Why Do Babies Cry in their Sleep?
Since babies cannot talk yet, crying is their only means of communication for the first few months of their life. Whenever they cry, adults are wired to respond. While soothing methods and responses vary, one thing is for sure. They rely on us for comfort, food, warmth, and safety.
However, when they started crying and screaming in distress at wee hours of the night while sleeping is something annoying for most of us. What could we do? Find out below.
What Could be the Reasons
There could be plenty of reasons why babies tend to become a night crier. The most common would be discomfort and hunger. However, according to some mommies, they believe that this is due to "growing pains" that occur sometimes.
Others believe that this is due to gas build up, constipation, clothes or too tight nappies, insect bites or just because they are dreaming. A lot of parents are wondering if babies are capable of having emotional traumas as well that they cry in their sleep.
Most probably, the reason for this is one of the following:
DIRTY DIAPER- just because the baby is creating any noise doesn't mean that they are to wake up. A baby can fuss momentarily due to wet or soiled diapers. Your newborn can be disturbed and starts to cry that can escalate quickly. Learn the basics of diaper wearing here.
I always check the diaper after that little cry... usually, he's peed. They have to wake up a tiny bit to pee
NIGHTMARE - like adults, babies have dreams and even nightmares. It usually relates to their processing and learning experiences of the day.
While we are not sure when does a child can have a nightmare, it can happen sooner than their sixth month and can occur during their active sleep. Thus, even a newborn can have a dream or a nightmare that will make them cry as they sleep.
NEEDS ATTENTION - experts call them high-need babies that want to be held most of the time. They need their parents to hold them all day long so they can feel secure and fulfillment. If not, they are ready to do the cry-it-out method even when sleeping.
Yup, Dylan does this too. Not very often but it's awful when it happens. Sometimes he just lets out a yell in his sleep, and before we can get up to check him, he's completely silent and fast asleep again.
Sometimes he is seriously sobbing (although he appears to be fast asleep) and I pick him up, comfort him and give him a cuddle in the rocking chair. Sometimes he stops crying as soon as I put him back down again.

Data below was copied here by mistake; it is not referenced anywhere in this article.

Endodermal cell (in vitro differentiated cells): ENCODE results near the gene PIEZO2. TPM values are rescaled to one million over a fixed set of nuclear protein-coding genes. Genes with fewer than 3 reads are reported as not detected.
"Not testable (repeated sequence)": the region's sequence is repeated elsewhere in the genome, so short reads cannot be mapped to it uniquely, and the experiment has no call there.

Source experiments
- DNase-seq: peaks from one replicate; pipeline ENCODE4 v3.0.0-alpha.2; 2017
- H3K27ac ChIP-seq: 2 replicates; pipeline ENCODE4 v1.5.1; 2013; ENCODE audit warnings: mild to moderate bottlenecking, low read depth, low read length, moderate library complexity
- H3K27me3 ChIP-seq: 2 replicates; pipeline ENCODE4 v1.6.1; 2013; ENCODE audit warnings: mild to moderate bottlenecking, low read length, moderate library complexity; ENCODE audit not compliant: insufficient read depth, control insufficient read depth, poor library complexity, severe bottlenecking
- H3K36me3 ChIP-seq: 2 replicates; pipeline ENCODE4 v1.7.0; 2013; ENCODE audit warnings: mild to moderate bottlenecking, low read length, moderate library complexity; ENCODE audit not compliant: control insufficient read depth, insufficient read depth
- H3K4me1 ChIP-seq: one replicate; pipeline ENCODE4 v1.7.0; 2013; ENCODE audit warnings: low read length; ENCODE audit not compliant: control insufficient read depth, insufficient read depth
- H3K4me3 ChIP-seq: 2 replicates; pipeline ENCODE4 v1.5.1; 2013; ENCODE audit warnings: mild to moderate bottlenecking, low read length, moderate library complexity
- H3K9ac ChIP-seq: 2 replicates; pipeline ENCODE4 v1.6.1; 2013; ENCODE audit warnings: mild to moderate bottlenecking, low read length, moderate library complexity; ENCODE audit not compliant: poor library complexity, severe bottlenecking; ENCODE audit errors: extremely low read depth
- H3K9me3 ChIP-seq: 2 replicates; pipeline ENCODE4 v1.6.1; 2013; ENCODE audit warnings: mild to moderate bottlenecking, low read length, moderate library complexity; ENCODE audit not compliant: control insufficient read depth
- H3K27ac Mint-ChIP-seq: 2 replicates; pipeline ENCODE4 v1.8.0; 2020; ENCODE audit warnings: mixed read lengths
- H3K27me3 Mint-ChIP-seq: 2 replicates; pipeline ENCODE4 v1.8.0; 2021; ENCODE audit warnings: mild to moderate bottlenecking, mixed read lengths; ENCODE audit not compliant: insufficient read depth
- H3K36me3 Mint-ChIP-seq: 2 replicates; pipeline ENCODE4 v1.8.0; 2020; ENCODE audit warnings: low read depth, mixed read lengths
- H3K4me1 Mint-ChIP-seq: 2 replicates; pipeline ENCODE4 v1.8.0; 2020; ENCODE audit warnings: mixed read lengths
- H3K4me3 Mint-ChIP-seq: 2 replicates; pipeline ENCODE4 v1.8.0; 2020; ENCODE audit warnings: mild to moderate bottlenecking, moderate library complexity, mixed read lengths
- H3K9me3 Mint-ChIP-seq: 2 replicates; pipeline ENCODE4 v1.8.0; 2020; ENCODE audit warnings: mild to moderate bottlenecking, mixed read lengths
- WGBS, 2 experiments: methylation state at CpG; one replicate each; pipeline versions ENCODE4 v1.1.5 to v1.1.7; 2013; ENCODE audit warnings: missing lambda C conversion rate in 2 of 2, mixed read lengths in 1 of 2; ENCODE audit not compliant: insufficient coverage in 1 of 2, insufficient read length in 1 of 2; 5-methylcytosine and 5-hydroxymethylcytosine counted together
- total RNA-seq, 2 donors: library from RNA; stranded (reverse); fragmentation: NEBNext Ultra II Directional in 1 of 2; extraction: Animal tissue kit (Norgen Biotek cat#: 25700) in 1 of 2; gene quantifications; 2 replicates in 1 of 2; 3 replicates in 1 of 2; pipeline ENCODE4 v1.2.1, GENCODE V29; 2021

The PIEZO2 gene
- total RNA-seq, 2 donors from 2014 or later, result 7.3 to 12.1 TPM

NOT FEELING WELL
NOT FEELING WELL - crying could be a sign that the baby is not feeling well or is having some pains. It could be due to their immunization and the accompanying fever and suffering, swelling, coughs and colds, insect bites, rashes or stomach ache.
If they are overtired, they are most likely find it hard to get a decent sleep. Hence, babies end up crying while sleeping.
My DS is only seven weeks old but does this sometimes too. He has recently been diagnosed with reflux, and I was told this could be a symptom of reflux (along with crying after hiccups and needing to be kept upright, etc.).
SOMETHING PAINFUL AND UNNOTICEABLE
SOMETHING PAINFUL AND UNNOTICEABLE - there are instances that we just can't determine what is hurting our child or what could be wrong that makes them cry. Together with their developmental milestones, a baby has to endure having to brand new teeth.
This thing is unnoticeable but could bring them a lot of discomfort along with tender gums, diaper rashes due to the watery stool and more fussiness.
My little boy has woken with a shout or a scream a few times in the last week or so. Then today we noticed two teeth starting to cut through his bottom gum. He's 19 weeks. Reckon that's what it was."
My little one (1 wk old) is doing that too, and I think a lot of it is just poopies passing through the chutes, and like the pp's said, changing sleep cycles.
We are in the process of seeing if our lo has a milk sensitivity. The pediatrician does think she has silent reflux based on symptoms I've told her. We switched her to Alimentum to see if the symptoms she's having go away. It's only been six days so still waiting to look at how we think it's working out.
IF your baby did, in fact, have reflux did they just suddenly cry out to sleep on and off? My little girl does this, and I'm not 100% sure why but it doesn't seem right to the hubby or me.
She is a very happy baby isn't colicky at all. But she does squirm a lot when feeding her. I sorta dread feeding because they are always a struggle.
If, after all the advice and tips you've done, and the baby is still crying while sleeping, try soothing him or her. There's a modern technique called "The Hold" by Dr. Robert Hamilton that you can watch here
While those who saw it for the first time kind of freak out, Dr. Bob explains how this can calm and soothe a wailing baby. The usual methods such as quiet singing, patting bottoms, bouncing and pacing are somewhat losing their magic to infants.
Thus, the Hold Technique is gaining popularity these days as it tries to recreate the womb environment which is proven effective in calming them. Crossing the baby's arms and holding them restricts movement so they won't wiggle or startle that could cause them to wake up.
Pay Attention and Seek Help
There are just so many things that we can try to help our babies sleep soundly. And just like any other phases of life, this too shall pass. If you have more questions or similar problems, let us know in the comment section.
Remember these things:
- Consult an expert like a pediatrician to make sure nothing is wrong with your baby if the crying-sleeping episodes get intense.
- Understand their wake and sleep cycles to help you decide if they are sleep or ready to wake up.
- Comfort them through their first 12 months since this is when they tend to be more sensitive.